Chipolopolo return to scene of tragedy

2012-02-09 13:02

Libreville – Zambian players will make an emotional return to the Gabonese capital of Libreville when they take to the field for Sunday’s Africa Cup of Nations (Afcon) final against Ivory Coast.

Not only will it be their third final at the biennial event of African football, but poignantly, it marks a return to the scene of Zambian football’s greatest tragedy.

In April 1993 the Zambian national team played an Afcon qualifier in Mauritius, which they won 3-0.

They were then scheduled to play a World Cup qualifier a few days later in Dakar and en-route to Senegal their plane stopped in Libreville to refuel.

Shortly after take-off, one of the engines caught fire and the pilot is then said to have switched off the other engine, causing the plane to plunge into the sea, killing all 30 people on board.

Among the passengers on the flight were 18 players of the national team, which at the time was considered as one of the top African teams.

A worldwide outpouring of grief followed the tragedy and as a newly-assembled Zambian team played in qualifiers for both the 1994 Afcon and the World Cup, they had support from all over.

They came within a point of reaching the World Cup and made it to the Afcon finals in Tunisia, where they topped their group before beating Senegal and Mali to become a popular finalist.

Although they were beaten 2-1 by Nigeria, the way they had come back from tragedy earned them admiration throughout the world.

They finished third two years later in South Africa, but since then, Zambian football has struggled to reach the success they seemed capable of achieving with the team that was killed.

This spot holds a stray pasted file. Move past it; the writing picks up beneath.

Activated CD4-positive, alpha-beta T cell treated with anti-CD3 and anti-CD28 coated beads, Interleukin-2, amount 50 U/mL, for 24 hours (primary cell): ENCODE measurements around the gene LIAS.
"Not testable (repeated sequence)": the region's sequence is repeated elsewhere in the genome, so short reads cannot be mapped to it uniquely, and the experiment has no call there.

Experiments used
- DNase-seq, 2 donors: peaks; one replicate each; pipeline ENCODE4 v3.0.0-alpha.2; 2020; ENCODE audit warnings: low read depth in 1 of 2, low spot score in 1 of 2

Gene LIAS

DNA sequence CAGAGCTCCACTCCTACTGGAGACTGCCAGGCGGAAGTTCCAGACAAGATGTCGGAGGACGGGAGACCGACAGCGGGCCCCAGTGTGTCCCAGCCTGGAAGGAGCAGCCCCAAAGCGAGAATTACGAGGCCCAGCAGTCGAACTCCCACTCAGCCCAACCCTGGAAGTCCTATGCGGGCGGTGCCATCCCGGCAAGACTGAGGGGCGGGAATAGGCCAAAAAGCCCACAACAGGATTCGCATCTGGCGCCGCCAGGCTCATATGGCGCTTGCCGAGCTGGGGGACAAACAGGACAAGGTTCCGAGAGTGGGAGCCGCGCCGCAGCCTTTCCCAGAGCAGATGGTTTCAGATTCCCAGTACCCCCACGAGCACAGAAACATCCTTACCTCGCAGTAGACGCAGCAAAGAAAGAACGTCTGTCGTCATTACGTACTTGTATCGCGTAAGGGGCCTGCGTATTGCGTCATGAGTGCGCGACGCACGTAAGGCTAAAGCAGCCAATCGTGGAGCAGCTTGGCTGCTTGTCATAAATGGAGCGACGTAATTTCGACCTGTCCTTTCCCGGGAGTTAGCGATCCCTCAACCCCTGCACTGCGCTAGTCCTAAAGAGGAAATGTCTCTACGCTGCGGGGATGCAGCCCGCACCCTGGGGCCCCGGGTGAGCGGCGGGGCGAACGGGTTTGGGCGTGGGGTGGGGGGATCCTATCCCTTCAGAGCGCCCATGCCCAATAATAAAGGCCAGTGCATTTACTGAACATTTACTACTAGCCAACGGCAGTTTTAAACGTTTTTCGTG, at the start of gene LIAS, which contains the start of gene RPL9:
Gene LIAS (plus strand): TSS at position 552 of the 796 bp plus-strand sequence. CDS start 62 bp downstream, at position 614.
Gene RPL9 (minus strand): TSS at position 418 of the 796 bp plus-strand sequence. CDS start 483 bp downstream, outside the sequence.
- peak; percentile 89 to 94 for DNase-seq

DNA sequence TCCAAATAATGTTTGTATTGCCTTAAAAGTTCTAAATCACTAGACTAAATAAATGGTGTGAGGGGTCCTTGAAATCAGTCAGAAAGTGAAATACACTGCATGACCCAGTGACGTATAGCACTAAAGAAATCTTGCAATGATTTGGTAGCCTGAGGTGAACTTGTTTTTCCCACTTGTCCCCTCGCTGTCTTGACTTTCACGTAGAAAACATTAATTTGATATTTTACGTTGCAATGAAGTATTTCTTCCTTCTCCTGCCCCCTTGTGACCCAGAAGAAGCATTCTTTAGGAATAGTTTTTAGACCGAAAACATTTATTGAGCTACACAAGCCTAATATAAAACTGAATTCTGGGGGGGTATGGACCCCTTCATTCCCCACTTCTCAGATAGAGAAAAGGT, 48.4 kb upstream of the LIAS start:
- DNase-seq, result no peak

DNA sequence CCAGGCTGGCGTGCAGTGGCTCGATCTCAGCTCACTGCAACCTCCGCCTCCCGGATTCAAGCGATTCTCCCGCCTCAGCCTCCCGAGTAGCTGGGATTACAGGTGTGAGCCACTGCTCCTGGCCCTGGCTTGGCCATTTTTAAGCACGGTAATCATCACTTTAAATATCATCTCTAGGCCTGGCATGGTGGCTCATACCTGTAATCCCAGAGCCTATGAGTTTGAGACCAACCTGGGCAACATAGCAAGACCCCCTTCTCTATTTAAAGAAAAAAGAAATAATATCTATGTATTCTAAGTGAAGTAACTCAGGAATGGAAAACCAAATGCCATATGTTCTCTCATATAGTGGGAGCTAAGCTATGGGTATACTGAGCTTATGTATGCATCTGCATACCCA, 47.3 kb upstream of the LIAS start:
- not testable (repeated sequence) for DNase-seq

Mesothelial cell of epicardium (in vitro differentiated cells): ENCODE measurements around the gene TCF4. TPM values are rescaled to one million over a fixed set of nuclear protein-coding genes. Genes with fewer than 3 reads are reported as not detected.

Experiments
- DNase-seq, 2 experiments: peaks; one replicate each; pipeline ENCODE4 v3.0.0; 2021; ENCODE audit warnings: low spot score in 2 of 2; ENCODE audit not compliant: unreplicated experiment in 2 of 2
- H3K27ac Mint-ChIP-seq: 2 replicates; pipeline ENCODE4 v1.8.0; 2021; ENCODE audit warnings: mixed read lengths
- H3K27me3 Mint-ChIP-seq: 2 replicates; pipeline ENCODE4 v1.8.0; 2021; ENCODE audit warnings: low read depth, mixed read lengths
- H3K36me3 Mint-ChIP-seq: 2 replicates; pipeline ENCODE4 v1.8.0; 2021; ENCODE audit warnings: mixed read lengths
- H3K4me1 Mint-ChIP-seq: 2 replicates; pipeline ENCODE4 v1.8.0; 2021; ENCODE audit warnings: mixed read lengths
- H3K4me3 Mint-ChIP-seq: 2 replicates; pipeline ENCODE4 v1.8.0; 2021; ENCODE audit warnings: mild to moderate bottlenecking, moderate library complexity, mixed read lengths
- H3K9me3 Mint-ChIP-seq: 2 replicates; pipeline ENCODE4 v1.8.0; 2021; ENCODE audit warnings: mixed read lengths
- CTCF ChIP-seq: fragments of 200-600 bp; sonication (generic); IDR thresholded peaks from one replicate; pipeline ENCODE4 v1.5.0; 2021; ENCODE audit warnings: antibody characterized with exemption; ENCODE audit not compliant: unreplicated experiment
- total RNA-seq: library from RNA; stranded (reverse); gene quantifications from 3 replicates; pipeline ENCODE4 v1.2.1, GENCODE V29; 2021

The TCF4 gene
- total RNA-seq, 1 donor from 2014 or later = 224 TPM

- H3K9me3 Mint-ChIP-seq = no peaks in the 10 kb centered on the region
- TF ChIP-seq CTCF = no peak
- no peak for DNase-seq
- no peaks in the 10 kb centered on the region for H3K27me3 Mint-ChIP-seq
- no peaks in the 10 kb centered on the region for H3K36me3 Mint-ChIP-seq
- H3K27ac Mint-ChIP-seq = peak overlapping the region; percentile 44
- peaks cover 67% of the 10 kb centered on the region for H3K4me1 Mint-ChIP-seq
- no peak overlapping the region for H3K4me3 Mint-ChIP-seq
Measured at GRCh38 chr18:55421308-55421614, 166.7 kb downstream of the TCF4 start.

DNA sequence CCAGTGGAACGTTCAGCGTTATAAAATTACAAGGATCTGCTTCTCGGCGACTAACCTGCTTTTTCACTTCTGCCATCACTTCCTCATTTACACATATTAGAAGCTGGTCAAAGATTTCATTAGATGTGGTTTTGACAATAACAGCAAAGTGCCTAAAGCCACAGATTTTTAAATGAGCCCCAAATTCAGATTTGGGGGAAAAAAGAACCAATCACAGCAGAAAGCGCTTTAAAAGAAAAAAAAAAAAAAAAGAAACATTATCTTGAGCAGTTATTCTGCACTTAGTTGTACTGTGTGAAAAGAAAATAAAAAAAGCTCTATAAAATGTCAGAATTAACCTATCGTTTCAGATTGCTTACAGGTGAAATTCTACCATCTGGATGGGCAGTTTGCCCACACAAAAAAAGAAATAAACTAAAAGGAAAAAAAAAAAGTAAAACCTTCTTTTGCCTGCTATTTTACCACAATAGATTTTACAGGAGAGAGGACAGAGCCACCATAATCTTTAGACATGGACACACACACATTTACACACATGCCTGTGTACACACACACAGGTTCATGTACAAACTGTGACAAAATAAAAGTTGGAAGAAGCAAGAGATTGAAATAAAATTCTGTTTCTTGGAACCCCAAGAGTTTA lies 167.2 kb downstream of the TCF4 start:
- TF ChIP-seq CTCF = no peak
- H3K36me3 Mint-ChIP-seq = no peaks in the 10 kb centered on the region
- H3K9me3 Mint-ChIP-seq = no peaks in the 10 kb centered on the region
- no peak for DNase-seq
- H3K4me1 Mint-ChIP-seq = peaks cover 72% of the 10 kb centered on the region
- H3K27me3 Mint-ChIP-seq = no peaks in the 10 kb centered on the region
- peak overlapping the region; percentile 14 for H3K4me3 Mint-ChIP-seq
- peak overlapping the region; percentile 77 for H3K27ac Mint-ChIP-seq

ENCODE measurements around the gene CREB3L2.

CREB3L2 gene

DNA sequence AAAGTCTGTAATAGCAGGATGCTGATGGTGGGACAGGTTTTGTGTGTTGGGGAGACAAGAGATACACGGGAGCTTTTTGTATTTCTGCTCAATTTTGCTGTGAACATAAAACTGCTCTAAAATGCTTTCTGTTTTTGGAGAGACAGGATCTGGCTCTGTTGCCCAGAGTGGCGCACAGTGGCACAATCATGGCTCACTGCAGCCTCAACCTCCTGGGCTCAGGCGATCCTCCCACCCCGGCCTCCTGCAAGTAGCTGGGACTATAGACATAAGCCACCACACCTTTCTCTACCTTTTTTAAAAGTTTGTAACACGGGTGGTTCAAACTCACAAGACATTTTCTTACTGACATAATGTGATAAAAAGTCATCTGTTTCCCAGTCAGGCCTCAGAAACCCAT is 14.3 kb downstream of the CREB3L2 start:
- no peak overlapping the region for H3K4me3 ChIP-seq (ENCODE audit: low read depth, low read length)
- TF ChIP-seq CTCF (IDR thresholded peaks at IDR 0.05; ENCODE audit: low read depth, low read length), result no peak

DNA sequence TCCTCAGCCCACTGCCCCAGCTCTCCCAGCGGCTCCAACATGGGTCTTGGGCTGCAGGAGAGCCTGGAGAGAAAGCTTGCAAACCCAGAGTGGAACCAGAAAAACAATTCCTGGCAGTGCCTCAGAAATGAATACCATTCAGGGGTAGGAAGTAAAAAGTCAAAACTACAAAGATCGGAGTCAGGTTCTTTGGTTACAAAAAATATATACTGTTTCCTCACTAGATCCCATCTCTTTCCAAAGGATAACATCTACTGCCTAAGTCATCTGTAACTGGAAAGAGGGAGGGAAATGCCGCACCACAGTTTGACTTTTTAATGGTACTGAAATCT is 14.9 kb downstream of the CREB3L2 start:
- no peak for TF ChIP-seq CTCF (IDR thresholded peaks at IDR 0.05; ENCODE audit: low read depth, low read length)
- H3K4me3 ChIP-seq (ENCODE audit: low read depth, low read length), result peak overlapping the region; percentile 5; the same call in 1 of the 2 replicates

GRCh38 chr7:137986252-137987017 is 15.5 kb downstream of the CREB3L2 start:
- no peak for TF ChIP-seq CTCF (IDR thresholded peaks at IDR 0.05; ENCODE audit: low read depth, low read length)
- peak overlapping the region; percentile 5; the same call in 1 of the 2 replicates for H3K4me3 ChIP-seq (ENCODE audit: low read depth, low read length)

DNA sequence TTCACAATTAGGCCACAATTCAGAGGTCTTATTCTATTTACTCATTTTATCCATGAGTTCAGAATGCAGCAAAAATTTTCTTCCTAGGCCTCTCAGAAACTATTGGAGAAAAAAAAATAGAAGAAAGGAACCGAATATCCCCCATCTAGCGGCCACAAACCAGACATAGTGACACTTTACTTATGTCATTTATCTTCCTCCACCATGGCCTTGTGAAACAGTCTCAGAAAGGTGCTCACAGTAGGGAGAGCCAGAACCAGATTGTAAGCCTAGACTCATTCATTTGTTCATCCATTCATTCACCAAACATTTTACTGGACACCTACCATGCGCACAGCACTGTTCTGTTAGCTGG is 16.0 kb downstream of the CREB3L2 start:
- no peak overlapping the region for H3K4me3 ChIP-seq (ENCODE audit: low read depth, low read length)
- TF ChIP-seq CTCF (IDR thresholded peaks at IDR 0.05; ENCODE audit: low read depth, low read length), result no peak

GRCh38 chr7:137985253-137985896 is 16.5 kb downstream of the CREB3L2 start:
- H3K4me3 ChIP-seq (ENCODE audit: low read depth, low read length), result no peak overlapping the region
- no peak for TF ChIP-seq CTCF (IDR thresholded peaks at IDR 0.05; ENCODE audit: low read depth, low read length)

Former player Kalusha Bwalya, who missed the plane crash as he was playing for PSV Eindhoven at the time and had made his own arrangements to travel to Senegal, has been credited with the turnaround in the Chipolopolo’s fortunes.

Bwalya, who now heads the Football Association of Zambia and is also an executive of the Confederation of African Football, said before this year’s tournament that as captain of the team that died, he would always remember his teammates.

“Of course our history would not be complete without the Gabon air disaster,” he said.

“It’s something that is part of the history of Zambian football because we had a fantastic team. I think the boys (current team) know all about what happened but most of them were too young to remember it.”

They will also be too young to remember that Bwalya was instrumental in one of the greatest moments in the team’s history.

In 1988 in South Korea, Bwalya tore the Italian Olympic side that had players like Ciro Ferrara, Luigi de Agostini, Gianluca Pagliuca and Andrea Carnevale to shreds, scoring three goals as his Chipolopolo side won 4-0 and qualified for the quarterfinals.

He has also had a stint as national team coach, including being in charge of the side for the 2006 Fifa World Cup qualifiers when he famously decided to bring himself on in the second half in a match against Liberia at home in Lusaka with the score standing at 0-0.

The then 41-year-old went on to score the only goal of the match in injury time with one of his trademark free kicks.

Bwalya resigned as head coach after the team failed to progress beyond the first round at the 2006 Afcon, but kept his administrative duties.

The current crop of Zambian players is aware of the role that the 1988 African Footballer of the Year has played.

“The long plan for success began with the president Kalusha Bwalya when he was vice-president (of the association),” Chipolopolo captain Christopher Katongo said.

“In 2008 the team was eliminated in the first round, but he was the president and he insisted that we keep this team.”

The team has now repaid that faith by qualifying for the final, thus being able to honour Bwalya’s former teammates who died in that plane crash 19 years ago.

Bwalya said: “It is fitting that this team has done well and will represent the country in Libreville.”

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